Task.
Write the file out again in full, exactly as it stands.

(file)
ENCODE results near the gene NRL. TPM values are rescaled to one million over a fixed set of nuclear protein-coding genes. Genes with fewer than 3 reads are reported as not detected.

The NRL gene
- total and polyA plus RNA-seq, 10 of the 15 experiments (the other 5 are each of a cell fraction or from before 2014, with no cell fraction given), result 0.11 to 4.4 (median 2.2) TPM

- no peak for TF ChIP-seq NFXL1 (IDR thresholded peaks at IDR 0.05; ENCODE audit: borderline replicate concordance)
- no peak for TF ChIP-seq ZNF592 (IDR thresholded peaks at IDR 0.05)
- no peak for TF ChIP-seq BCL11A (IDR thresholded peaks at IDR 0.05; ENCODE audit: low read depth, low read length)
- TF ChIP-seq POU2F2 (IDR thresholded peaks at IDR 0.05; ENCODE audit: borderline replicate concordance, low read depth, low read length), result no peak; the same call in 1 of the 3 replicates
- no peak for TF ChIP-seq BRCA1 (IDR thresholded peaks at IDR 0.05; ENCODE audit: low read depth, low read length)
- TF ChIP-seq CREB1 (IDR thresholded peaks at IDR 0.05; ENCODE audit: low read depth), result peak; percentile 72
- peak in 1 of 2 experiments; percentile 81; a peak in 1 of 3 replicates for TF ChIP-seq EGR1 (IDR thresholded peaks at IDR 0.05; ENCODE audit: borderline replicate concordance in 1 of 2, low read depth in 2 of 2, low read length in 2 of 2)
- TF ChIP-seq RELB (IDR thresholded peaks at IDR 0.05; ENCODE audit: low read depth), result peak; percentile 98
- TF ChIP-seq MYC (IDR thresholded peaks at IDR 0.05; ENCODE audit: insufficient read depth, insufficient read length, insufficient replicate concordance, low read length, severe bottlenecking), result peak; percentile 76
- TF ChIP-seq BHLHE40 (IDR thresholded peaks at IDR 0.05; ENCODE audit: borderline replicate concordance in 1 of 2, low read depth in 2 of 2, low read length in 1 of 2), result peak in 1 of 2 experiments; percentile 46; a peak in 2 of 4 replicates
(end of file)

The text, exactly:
ENCODE results near the gene NRL. TPM values are rescaled to one million over a fixed set of nuclear protein-coding genes. Genes with fewer than 3 reads are reported as not detected.

The NRL gene
- total and polyA plus RNA-seq, 10 of the 15 experiments (the other 5 are each of a cell fraction or from before 2014, with no cell fraction given), result 0.11 to 4.4 (median 2.2) TPM

- no peak for TF ChIP-seq NFXL1 (IDR thresholded peaks at IDR 0.05; ENCODE audit: borderline replicate concordance)
- no peak for TF ChIP-seq ZNF592 (IDR thresholded peaks at IDR 0.05)
- no peak for TF ChIP-seq BCL11A (IDR thresholded peaks at IDR 0.05; ENCODE audit: low read depth, low read length)
- TF ChIP-seq POU2F2 (IDR thresholded peaks at IDR 0.05; ENCODE audit: borderline replicate concordance, low read depth, low read length), result no peak; the same call in 1 of the 3 replicates
- no peak for TF ChIP-seq BRCA1 (IDR thresholded peaks at IDR 0.05; ENCODE audit: low read depth, low read length)
- TF ChIP-seq CREB1 (IDR thresholded peaks at IDR 0.05; ENCODE audit: low read depth), result peak; percentile 72
- peak in 1 of 2 experiments; percentile 81; a peak in 1 of 3 replicates for TF ChIP-seq EGR1 (IDR thresholded peaks at IDR 0.05; ENCODE audit: borderline replicate concordance in 1 of 2, low read depth in 2 of 2, low read length in 2 of 2)
- TF ChIP-seq RELB (IDR thresholded peaks at IDR 0.05; ENCODE audit: low read depth), result peak; percentile 98
- TF ChIP-seq MYC (IDR thresholded peaks at IDR 0.05; ENCODE audit: insufficient read depth, insufficient read length, insufficient replicate concordance, low read length, severe bottlenecking), result peak; percentile 76
- TF ChIP-seq BHLHE40 (IDR thresholded peaks at IDR 0.05; ENCODE audit: borderline replicate concordance in 1 of 2, low read depth in 2 of 2, low read length in 1 of 2), result peak in 1 of 2 experiments; percentile 46; a peak in 2 of 4 replicates